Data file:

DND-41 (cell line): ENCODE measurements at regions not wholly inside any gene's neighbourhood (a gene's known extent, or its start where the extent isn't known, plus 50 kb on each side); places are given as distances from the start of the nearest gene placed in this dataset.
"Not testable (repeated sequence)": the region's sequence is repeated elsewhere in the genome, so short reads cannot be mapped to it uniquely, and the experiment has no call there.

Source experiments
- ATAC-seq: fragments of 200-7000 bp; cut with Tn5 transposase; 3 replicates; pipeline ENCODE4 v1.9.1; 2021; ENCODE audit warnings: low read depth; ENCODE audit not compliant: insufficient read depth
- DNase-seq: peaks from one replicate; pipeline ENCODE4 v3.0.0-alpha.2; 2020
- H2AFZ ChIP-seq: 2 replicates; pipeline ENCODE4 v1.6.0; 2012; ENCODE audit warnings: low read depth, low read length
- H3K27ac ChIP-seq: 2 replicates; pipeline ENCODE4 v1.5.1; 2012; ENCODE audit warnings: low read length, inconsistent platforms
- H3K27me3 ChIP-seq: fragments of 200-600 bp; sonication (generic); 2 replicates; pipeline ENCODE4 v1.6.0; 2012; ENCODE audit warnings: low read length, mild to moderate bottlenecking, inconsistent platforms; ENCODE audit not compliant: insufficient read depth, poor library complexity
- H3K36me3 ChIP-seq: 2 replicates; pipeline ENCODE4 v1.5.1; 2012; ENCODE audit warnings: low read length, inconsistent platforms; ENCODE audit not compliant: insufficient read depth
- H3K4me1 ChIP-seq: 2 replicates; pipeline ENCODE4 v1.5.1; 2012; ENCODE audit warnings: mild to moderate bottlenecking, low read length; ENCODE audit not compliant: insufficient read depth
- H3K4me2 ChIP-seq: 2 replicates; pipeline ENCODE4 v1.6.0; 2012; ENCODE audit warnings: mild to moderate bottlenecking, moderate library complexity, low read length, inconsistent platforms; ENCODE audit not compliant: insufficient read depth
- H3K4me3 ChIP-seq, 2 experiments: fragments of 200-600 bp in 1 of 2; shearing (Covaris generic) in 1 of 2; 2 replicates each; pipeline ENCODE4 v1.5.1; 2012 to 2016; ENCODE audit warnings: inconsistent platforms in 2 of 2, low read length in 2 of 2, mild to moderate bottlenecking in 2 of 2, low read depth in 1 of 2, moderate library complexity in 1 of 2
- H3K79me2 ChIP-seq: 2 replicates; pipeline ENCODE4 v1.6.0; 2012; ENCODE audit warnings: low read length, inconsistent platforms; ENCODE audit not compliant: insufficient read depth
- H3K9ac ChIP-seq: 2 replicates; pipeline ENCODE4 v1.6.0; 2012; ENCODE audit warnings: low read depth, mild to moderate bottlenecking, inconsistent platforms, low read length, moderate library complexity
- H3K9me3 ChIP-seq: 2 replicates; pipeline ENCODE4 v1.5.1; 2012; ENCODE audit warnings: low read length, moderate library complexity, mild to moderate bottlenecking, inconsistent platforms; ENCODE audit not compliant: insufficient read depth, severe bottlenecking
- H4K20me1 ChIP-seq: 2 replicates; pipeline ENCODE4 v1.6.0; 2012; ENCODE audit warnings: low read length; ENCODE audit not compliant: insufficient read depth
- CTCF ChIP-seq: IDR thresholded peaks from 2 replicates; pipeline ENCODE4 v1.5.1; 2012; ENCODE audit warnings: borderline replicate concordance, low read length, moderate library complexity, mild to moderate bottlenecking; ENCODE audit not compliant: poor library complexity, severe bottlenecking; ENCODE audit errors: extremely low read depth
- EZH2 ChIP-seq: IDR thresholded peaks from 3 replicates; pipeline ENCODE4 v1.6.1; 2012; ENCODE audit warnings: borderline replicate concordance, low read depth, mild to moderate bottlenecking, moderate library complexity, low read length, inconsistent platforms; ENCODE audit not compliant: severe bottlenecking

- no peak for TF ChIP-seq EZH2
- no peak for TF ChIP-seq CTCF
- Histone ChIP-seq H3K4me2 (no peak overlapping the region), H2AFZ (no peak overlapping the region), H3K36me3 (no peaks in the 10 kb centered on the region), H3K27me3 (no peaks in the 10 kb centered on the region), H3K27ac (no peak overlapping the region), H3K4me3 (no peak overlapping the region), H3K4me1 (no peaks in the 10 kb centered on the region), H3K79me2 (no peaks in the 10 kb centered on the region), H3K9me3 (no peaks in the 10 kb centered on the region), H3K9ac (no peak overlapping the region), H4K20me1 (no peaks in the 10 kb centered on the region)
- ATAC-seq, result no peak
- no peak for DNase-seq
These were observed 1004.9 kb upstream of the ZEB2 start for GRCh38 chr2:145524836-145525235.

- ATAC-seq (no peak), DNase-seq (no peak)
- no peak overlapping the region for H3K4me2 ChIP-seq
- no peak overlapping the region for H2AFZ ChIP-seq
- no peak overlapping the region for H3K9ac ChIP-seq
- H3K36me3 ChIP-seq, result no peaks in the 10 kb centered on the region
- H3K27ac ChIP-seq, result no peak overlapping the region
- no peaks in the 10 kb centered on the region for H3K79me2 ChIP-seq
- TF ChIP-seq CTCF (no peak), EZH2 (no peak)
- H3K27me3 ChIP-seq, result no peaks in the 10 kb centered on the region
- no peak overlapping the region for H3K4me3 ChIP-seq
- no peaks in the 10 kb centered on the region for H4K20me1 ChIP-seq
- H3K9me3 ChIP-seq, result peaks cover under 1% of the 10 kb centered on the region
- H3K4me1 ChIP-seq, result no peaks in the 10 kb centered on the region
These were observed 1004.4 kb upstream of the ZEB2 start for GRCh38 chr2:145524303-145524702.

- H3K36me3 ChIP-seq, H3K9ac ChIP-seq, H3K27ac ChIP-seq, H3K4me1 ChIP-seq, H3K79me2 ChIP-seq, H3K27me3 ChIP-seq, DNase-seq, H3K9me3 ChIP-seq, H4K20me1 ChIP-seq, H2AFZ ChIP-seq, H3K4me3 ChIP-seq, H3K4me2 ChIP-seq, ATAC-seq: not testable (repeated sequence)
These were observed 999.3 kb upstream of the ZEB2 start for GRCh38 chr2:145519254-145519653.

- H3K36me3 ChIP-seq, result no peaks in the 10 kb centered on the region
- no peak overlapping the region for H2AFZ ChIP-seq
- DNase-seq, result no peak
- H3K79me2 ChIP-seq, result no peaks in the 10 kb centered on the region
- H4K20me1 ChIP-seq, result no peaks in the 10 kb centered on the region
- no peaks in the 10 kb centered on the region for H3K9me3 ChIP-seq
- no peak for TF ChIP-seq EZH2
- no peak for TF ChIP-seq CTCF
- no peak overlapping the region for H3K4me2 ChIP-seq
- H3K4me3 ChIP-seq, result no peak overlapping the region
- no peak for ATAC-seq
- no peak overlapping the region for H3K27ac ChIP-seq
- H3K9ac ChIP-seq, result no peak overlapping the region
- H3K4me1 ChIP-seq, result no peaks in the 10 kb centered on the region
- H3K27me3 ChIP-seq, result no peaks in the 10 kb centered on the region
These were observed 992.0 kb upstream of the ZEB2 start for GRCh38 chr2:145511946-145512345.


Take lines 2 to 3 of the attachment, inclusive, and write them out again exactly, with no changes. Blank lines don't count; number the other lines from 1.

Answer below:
"Not testable (repeated sequence)": the region's sequence is repeated elsewhere in the genome, so short reads cannot be mapped to it uniquely, and the experiment has no call there.

Source experiments